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Bring the Family
Review and photo by B.A. Nilsson

O’Leary’s Pub & Grill
153 Mohawk Ave., Scotia, 382-8909. Serving Mon-Thu 11-9, Fri-Sat 11-11, Sun 4-9. AE, CB, D, DC, MC, V. Food: ***½ Service: Personable Ambience: Friendly

It was something of a family reunion when O’Leary’s opened in Scotia two years ago. Brothers Kevin, John and David are natives of that village and, says Kevin, “it’s great to be able to give something back to the community.” He and John are the active partners: John brings 25 years of cooking experience to the kitchen, while Navy veteran Kevin has a keen sense of what’s needed to run the front of the house.

The result you could loosely term an Irish bar. Decor and choice of spirits support that image. But it goes way beyond just the bar business here, and that’s why my family and I visited on a recent weeknight for dinner. This place is so family-friendly that we were surrounded by Scotians out to dinner with their kids—or on a date, or just catching up with friends.

And, I should confess, that was neither my first nor last visit. My first, in fact, was almost inadvertent, and came at the urging of my friend Dennis, an O’Leary’s regular. I returned a week later with my wife and enjoyed a similarly pleasant meal. It’s worth noting, however, that the place can get packed at lunchtime, and I’ve seen the staff get caught shorthanded—but they deal with it so nicely that I can’t get grumpy about it, and I’m notoriously short of patience at times.

Food was consistently good from visit to visit, and the enthusiasm of the servers was just as genuine each time. As I later learned, the staff hired for the restaurant’s opening haven’t much changed in two years: A couple of the younger people went off to college, but that’s it.

“O’Leary’s is exactly what a town like this needs,” my wife, Susan, observed. “You’ve still got a downtown, with sidewalks. Still got a sense of the village square. A pub like this is important.” And the fact that it’s a smoke-free environment scored big points with her, too.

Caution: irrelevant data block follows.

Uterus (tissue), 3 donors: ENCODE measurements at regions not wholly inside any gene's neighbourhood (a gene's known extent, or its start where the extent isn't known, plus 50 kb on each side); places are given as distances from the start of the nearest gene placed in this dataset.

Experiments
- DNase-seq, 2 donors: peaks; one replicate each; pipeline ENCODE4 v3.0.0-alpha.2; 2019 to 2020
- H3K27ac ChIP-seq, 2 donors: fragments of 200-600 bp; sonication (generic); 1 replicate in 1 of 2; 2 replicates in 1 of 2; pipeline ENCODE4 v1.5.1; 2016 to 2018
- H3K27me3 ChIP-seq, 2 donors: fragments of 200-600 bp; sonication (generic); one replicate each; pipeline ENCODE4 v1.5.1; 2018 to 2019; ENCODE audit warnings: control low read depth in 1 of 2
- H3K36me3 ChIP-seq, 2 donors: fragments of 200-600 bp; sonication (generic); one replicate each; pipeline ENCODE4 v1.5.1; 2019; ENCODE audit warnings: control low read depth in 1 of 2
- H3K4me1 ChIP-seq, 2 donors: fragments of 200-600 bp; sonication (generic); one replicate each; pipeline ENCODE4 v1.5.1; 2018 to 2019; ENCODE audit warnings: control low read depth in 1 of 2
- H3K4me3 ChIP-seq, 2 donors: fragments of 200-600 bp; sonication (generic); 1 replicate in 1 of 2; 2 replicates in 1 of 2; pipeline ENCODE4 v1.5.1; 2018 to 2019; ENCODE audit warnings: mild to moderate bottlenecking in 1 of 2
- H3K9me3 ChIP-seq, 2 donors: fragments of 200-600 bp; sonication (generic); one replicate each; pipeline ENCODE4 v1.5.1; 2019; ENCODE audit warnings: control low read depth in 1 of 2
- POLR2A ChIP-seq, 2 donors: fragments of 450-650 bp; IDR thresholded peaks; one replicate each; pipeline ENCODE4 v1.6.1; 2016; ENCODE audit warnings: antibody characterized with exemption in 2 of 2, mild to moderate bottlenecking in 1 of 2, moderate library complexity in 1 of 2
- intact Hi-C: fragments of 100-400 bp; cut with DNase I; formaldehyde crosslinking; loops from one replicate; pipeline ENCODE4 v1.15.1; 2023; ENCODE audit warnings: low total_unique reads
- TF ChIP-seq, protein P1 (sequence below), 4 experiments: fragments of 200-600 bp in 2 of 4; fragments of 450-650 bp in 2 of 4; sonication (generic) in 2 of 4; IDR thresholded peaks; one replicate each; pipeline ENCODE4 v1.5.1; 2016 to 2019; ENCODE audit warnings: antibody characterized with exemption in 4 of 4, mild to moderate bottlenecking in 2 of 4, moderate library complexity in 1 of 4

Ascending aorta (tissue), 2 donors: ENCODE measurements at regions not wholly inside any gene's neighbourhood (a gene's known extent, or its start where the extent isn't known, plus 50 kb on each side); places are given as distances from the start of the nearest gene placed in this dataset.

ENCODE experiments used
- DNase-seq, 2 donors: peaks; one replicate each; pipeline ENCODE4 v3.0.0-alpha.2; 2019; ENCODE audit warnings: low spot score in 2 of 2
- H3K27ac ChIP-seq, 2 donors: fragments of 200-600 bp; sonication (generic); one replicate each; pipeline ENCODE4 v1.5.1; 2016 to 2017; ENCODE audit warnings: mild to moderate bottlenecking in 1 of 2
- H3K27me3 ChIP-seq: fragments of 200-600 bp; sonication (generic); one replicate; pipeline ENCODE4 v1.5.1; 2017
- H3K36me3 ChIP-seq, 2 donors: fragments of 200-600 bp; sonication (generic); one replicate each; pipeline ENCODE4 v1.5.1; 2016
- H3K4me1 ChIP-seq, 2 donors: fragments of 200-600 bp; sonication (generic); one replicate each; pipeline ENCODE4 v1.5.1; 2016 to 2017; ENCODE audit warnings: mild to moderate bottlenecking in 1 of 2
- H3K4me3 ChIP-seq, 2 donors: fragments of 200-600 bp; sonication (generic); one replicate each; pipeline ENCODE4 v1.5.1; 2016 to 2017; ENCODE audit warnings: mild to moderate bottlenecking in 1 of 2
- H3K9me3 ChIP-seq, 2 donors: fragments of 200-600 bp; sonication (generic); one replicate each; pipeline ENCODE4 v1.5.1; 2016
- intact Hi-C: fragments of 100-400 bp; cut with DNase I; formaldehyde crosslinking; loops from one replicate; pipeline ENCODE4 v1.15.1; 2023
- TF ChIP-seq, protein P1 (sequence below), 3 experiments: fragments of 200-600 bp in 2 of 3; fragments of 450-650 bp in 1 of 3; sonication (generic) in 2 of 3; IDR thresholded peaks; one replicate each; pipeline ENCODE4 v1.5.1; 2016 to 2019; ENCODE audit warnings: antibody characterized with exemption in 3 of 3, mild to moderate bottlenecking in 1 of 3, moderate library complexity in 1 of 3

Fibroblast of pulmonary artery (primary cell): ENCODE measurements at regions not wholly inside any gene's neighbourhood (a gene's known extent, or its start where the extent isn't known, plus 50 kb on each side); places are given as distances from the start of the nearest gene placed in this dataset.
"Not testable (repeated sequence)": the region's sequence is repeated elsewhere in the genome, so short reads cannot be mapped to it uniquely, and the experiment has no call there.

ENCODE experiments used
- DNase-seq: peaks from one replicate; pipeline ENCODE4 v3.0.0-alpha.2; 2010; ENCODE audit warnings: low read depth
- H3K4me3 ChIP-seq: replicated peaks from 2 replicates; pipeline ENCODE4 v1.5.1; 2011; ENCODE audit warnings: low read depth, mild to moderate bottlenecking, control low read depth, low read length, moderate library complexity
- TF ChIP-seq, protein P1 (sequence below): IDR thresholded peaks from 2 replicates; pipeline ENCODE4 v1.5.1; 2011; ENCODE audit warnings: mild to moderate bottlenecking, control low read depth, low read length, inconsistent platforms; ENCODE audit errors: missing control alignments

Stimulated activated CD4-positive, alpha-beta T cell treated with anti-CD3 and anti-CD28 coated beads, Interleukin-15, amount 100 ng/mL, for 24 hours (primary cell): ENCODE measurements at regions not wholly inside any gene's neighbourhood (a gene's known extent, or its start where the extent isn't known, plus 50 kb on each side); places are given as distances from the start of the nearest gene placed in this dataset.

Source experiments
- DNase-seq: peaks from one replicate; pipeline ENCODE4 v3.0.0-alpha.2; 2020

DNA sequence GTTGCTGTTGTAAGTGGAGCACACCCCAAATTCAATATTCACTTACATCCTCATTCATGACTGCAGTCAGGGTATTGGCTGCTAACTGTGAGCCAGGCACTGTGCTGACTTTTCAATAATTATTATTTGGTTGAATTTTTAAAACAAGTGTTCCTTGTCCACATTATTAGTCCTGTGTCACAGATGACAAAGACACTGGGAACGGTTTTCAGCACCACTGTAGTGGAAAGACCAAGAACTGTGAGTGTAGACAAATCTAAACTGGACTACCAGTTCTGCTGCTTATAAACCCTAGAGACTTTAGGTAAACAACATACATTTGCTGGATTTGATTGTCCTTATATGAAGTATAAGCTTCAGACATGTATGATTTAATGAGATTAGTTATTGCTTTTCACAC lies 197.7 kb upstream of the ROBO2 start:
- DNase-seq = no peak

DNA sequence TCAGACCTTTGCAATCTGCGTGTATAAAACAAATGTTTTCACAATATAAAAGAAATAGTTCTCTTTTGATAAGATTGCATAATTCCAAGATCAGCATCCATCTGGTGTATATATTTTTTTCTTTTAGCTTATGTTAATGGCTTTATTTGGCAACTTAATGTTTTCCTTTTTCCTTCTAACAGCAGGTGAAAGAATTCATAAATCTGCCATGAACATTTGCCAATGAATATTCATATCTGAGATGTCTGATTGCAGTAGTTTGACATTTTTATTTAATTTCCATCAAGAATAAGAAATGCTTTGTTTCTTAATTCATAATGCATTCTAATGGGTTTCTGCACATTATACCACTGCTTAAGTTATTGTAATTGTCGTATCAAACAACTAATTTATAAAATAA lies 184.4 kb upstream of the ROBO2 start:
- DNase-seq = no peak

Inside, the bar is separated from the dining area by a low wall capped with all-season foliage. (“Plastic,” said my daughter, fingering a leaf, then adding helpfully, “but it still smells nice.”)

We took the only available table in the crowded room. As customers, my family and I can be very annoying. We were gabbing with each other, gabbing with Dennis, while our server tried gently to get an order out of us. So I chose an appetizer of fried ravioli ($5), an up-and-coming bar-food favorite that, should it displace potato skins and fried mozzarella in popularity, would restore my faith in humanity’s taste. No surprises here: It’s standard-issue cheese-filled ravioli that gets breaded and deep fried, served with marinara. But it presents a slightly more complex mix of textures than many of its appetizer cousins while still maintaining the basic requirements of bar food, namely heat, fat, crunchiness and some manner of sauce or cheese.

You can get a $5 cheese-and-pepperoni plate here, or a not-bad crock of chili for $3.50. Chicken wings, chicken nuggets, nachos and quesadillas are in the $6 range, and there’s even a $4 starter of crab-stuffed portobello mushrooms.